Earlier, along with prep techniques, I’ve talked about “table techniques” like reincorporation and sharing narration that you can do during your #TTRPG sessions to make them pop. This one is a bit different to those, in that it’s pretty fundamental. That is, do it well and it’ll have a big positive effect – but doing it competently is essential for an enjoyable session, especially in a one-shot.
Why? Well, the inspiration for this comes from a session I played at a convention recently. It was a fairly trad game, dice driven, and some time was spent explaining and teaching the system. I’m sure many of the other players had a reasonably enjoyable time – but me and another player didn’t roll dice a single time during the session. Did we get memorable roleplaying opportunities? Well, no, not really – we didn’t get to do much at all, and it was ultimately a quite frustrating experience. So, spotlight well – good. Spotlight badly – you’ll have players like me grinding my teeth all game.
What is it?
Simply put, spotlighting just means sharing the screen time that your players get around so everyone has a fair crack of the spotlight. Some players will demand more spotlight, and some will be happy to shrink and spectate – but this is one thing where the vast majority of responsibility falls on the GM – players won’t track their own spotlight.
So, you need to manage the amount of time players get, and be prepared to track who’s acted. It sounds like a simple thing, but from running PBTA games (and especially online) I often just have a list of the players, their characters, and a tick list, to check they’ve all had a turn at once. If you don’t do this, maybe try it – I think I’m pretty good at spotlighting, but this gives me a good safety net. But how else can we make help make spotlighting easy?
Have A System
Another way is to get into a habit of going around the table. This has the advantage of players knowing what their turn is, so they can prepare for it. If you’ve got multiple options for the next step (because you’ve designed an awesome scene with a target-rich environment), you can go round the table and get players to declare what they’re doing, and then cut to resolve them in a more logical order – you’ll get to manage what their actions are much better in this quasi-initiative system.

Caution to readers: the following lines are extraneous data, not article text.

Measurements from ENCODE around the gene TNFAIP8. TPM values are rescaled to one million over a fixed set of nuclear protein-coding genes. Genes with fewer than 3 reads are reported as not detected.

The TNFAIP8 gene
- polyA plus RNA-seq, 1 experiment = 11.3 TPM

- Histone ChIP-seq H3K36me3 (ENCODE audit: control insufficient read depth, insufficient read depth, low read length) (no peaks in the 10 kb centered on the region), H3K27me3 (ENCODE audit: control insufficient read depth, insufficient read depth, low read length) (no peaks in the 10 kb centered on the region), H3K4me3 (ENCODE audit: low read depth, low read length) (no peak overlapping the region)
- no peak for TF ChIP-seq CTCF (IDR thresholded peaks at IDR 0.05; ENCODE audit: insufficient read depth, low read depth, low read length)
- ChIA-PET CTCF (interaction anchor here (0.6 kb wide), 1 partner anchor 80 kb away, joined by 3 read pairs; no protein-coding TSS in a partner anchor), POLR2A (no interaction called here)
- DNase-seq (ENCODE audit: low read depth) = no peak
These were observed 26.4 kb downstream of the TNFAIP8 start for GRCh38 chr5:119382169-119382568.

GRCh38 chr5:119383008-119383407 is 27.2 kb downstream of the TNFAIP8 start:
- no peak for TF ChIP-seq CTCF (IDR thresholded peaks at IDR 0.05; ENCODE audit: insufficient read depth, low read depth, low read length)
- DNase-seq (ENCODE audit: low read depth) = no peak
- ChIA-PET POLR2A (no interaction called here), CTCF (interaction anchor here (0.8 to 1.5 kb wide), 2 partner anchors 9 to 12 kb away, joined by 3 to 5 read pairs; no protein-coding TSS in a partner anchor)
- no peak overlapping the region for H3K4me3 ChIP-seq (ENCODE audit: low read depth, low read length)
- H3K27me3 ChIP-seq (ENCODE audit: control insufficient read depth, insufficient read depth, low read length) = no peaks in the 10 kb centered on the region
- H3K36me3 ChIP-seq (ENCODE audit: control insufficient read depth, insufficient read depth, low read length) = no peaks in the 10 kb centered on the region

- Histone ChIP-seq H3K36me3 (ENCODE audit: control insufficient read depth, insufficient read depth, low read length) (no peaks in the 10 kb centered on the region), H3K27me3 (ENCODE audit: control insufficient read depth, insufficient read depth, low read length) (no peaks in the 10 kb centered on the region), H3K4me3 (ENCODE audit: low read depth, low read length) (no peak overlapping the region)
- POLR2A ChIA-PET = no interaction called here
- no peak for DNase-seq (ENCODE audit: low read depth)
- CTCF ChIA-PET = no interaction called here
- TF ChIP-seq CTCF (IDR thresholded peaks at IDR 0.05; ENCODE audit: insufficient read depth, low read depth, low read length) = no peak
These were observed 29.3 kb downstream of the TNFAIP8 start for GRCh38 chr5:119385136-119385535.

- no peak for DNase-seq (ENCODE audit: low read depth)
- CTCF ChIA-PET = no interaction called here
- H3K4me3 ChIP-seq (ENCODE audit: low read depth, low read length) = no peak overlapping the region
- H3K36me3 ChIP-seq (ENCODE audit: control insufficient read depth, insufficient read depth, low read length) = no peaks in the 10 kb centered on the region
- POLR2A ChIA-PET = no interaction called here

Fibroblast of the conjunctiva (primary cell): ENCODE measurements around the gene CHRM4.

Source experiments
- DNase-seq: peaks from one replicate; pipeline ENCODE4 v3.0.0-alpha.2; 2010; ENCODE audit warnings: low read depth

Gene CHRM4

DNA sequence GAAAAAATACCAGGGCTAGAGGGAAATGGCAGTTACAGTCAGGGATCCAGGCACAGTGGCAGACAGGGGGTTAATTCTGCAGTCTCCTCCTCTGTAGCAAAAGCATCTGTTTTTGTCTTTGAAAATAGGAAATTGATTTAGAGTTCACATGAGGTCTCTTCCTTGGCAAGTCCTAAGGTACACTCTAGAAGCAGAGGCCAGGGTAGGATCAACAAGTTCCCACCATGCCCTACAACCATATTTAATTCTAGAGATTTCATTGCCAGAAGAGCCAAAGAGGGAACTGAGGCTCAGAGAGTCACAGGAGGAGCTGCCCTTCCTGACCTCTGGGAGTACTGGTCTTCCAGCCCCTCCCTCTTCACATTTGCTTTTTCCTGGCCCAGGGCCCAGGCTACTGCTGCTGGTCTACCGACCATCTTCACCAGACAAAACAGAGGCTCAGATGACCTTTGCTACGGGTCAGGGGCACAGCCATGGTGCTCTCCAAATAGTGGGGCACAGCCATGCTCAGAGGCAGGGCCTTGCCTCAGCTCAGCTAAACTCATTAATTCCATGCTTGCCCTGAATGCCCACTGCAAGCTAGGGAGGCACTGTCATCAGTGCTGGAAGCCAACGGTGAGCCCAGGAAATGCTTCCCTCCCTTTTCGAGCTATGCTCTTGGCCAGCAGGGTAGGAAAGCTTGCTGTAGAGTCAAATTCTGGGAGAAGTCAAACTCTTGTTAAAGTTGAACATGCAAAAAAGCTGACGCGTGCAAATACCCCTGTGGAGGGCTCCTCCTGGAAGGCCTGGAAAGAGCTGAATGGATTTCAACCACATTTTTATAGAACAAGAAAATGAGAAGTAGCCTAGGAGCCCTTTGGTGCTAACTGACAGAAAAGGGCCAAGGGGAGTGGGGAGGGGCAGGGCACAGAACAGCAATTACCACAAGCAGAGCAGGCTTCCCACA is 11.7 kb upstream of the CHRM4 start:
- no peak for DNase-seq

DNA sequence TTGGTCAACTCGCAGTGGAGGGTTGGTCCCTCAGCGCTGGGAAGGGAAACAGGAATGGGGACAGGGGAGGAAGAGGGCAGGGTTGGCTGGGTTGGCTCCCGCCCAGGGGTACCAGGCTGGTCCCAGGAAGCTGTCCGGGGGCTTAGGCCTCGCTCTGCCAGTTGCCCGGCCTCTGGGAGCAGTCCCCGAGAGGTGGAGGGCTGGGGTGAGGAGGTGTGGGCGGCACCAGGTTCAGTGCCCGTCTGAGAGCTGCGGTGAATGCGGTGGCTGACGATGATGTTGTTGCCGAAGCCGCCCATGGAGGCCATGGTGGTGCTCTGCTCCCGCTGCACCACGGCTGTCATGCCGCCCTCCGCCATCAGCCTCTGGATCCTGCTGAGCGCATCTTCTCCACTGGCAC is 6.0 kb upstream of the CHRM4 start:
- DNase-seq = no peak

Another good approach to manage spotlight is to use skill challenges liberally – scenes where everybody has to have a go to resolve the issue at hand. You’ll force yourself to give everyone a fair share of the spotlight if you use these routinely, and they’re a really strong one-shot technique anyway.
Make Fights Fighty
If you’re having a combat in your one-shot, even if it’s a ‘training’ combat to get the hang of the system, make sure everyone is going to get a go. For the initial fight, you might want to dial down (either deliberately, or in picking opposition) the damage that the enemies can do, but keep them fairly robust so that everyone will need to help if they are to be defeated – otherwise you risk some players not getting a go due to bad initiative rolls (or whatever system you’re using – I’m pretty keen on ditching initiative and going round the table in one-shots, and there’s a blog post coming around this soon).
I like to have a break every hour or so in a one-shot, and this allows a pause to check-in with your players and get some feedback – are they happy with the amount of screen time they’re getting, is there anything (in-character or out-of-character) they’d like more or less of, that sort of thing. This is general good practice, but it also helps if you think you might have players that are happier sat on the sidelines – I tend to ask for a minimum level of engagement in my games, but it’s good to know if people are happier being in a support role or letting other players lead in social situations especially. So ask how they’re going, and if you’ve got any doubts, ask again.
I think spotlighting, while fundamental, is sometimes a quite difficult thing to get right – but it’s absolutely essential to good play, and it’s something we can probably all get better at. So stick with it – and share any advice you’ve got in the comments below!